With the (round) mortises for them placed between 5-7 cm from each other, they can quite
effectively fulfill the respective person’s grip (not blade) adjustability needs, not interfere with
each other while held, and not materially compromise the overall strength of the snath. One
issue that may, perhaps, concern some folks could be the ‘extra weight’. But the grips (when
dry) can weigh as little as 50-60 grams each; we think the advantage of such instant
adjustability fully justify so little extra weight in that portion of the snath.

Of course, for units dedicated to either ‘trimming’ OR ‘field’ moving, and used where the
gradient of terrain does not change much, those extra grips would be superfluous. The
situations where these multiple grips are most appreciated is in a very varied terrain – one
changing after only little distance from perhaps level to a ditch followed by a steep incline,
etc. – with all of them desired to be mowed in ‘one go’. In situations like these (and they are
not rare) it is far quicker to shift hand positions and continue more or less with the same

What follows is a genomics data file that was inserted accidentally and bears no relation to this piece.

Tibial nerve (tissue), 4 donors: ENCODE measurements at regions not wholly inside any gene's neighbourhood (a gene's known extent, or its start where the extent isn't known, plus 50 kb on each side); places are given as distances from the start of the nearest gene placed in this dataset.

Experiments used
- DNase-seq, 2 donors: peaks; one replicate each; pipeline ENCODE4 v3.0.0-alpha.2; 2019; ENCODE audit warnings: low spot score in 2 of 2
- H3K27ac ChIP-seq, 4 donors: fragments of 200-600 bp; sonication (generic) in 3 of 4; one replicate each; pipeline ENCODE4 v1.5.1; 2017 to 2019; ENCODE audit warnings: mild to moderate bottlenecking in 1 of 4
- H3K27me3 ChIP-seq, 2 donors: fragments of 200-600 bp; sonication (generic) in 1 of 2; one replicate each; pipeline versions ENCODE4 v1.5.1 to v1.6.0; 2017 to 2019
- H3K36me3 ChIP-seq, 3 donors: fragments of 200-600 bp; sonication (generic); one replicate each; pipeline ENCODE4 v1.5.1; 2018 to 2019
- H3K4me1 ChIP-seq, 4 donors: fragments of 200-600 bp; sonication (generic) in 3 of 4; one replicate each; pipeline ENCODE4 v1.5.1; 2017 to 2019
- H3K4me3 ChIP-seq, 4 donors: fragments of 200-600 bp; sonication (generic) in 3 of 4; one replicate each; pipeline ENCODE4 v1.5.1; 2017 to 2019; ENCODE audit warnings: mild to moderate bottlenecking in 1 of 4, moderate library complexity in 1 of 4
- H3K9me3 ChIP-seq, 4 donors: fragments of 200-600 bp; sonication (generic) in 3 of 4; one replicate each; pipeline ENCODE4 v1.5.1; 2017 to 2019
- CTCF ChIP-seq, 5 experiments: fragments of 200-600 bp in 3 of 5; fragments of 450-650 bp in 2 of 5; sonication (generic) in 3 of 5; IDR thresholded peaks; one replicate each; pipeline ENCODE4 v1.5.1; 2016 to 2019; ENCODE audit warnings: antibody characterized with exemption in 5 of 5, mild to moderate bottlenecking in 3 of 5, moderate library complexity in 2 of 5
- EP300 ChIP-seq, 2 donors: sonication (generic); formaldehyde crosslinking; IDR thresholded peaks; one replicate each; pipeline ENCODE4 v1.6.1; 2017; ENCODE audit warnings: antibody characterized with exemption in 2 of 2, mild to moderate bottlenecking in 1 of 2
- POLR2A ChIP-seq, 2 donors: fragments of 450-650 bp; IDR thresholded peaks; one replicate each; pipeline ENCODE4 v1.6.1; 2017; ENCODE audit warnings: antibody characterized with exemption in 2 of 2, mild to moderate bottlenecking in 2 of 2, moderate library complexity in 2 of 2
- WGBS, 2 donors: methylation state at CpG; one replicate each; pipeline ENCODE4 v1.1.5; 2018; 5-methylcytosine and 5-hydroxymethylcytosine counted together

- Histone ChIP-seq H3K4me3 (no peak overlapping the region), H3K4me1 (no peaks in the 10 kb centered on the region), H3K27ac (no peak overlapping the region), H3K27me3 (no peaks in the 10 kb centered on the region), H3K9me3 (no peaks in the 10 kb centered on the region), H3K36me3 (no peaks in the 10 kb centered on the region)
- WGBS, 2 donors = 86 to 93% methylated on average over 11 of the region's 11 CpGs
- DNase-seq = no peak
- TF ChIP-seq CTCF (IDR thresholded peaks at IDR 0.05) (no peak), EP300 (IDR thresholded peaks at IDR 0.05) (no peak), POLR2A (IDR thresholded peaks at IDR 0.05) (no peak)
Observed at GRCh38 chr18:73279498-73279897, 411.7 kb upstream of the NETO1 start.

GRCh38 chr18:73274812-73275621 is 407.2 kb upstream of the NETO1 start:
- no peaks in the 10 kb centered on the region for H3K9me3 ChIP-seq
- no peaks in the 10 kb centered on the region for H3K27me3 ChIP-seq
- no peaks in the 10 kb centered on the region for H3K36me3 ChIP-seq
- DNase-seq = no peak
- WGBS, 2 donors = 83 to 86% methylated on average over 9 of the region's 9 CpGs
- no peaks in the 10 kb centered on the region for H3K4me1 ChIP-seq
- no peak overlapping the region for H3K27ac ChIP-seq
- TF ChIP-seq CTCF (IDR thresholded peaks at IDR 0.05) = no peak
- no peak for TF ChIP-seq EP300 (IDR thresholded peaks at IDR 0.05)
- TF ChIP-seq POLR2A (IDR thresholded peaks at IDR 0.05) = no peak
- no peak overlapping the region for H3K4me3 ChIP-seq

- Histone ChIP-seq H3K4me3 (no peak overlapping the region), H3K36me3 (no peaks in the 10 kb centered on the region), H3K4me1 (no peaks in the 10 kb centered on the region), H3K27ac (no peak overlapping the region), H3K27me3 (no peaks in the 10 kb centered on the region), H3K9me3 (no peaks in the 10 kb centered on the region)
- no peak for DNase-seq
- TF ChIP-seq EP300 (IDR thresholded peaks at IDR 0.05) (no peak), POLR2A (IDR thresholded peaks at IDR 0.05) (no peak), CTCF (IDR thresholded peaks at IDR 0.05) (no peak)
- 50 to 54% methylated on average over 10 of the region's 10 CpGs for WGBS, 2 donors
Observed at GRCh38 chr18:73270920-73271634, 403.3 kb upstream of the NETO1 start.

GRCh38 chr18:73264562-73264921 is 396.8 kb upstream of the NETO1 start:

bodily comfort than re-adjust the grip/s of an “adjustable snath” every few feet. Though the
latter is theoretically possible, in real life scenarios nobody is likely to tinker with adjusting the
grips so frequently. Well, the multiple grips help maintain the most suitable distance between
the right hand and the blade, thereby reducing the bodily discomfort during those short spells
when the single (adjustable) grip cause the snath feel momentarily too short or too long.
Figure 56 (above) more or less illustrates what the grip-featuring portion of this odd model –
“Multi-Grip Eastern snath” – would look like when finished, except we suggest that all (2 or 3)
grips are affixed in the position shown in ‘C’.

As already mentioned, the concepts discussed in this section are readily applicable for the
making of the typically two-grip snaths. Adding this touch we have made and used 4 and 5-
grip snaths – and they function very well in similarly diverse situations mentioned above.